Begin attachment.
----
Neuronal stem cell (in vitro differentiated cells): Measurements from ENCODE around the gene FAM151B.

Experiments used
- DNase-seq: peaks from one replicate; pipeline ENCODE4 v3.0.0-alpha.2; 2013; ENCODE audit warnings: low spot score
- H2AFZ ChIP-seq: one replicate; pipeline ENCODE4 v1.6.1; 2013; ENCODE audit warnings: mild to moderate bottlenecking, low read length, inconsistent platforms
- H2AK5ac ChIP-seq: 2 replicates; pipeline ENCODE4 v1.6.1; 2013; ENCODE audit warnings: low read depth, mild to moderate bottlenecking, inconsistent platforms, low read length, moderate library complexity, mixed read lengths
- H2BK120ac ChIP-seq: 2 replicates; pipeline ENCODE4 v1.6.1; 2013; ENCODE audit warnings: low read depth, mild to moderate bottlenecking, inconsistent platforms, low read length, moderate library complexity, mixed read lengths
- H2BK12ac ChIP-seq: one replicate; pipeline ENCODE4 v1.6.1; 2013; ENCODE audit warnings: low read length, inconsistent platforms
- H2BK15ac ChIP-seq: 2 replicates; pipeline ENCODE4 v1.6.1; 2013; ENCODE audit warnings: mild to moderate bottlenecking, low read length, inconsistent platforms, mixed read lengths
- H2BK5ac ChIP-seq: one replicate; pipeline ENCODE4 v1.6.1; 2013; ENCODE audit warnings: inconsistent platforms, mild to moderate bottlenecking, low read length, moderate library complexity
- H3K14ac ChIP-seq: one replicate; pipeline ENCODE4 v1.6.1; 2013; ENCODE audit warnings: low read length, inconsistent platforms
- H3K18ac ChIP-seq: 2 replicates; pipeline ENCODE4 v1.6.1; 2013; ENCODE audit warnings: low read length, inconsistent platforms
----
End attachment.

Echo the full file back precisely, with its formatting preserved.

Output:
Neuronal stem cell (in vitro differentiated cells): Measurements from ENCODE around the gene FAM151B.

Experiments used
- DNase-seq: peaks from one replicate; pipeline ENCODE4 v3.0.0-alpha.2; 2013; ENCODE audit warnings: low spot score
- H2AFZ ChIP-seq: one replicate; pipeline ENCODE4 v1.6.1; 2013; ENCODE audit warnings: mild to moderate bottlenecking, low read length, inconsistent platforms
- H2AK5ac ChIP-seq: 2 replicates; pipeline ENCODE4 v1.6.1; 2013; ENCODE audit warnings: low read depth, mild to moderate bottlenecking, inconsistent platforms, low read length, moderate library complexity, mixed read lengths
- H2BK120ac ChIP-seq: 2 replicates; pipeline ENCODE4 v1.6.1; 2013; ENCODE audit warnings: low read depth, mild to moderate bottlenecking, inconsistent platforms, low read length, moderate library complexity, mixed read lengths
- H2BK12ac ChIP-seq: one replicate; pipeline ENCODE4 v1.6.1; 2013; ENCODE audit warnings: low read length, inconsistent platforms
- H2BK15ac ChIP-seq: 2 replicates; pipeline ENCODE4 v1.6.1; 2013; ENCODE audit warnings: mild to moderate bottlenecking, low read length, inconsistent platforms, mixed read lengths
- H2BK5ac ChIP-seq: one replicate; pipeline ENCODE4 v1.6.1; 2013; ENCODE audit warnings: inconsistent platforms, mild to moderate bottlenecking, low read length, moderate library complexity
- H3K14ac ChIP-seq: one replicate; pipeline ENCODE4 v1.6.1; 2013; ENCODE audit warnings: low read length, inconsistent platforms
- H3K18ac ChIP-seq: 2 replicates; pipeline ENCODE4 v1.6.1; 2013; ENCODE audit warnings: low read length, inconsistent platforms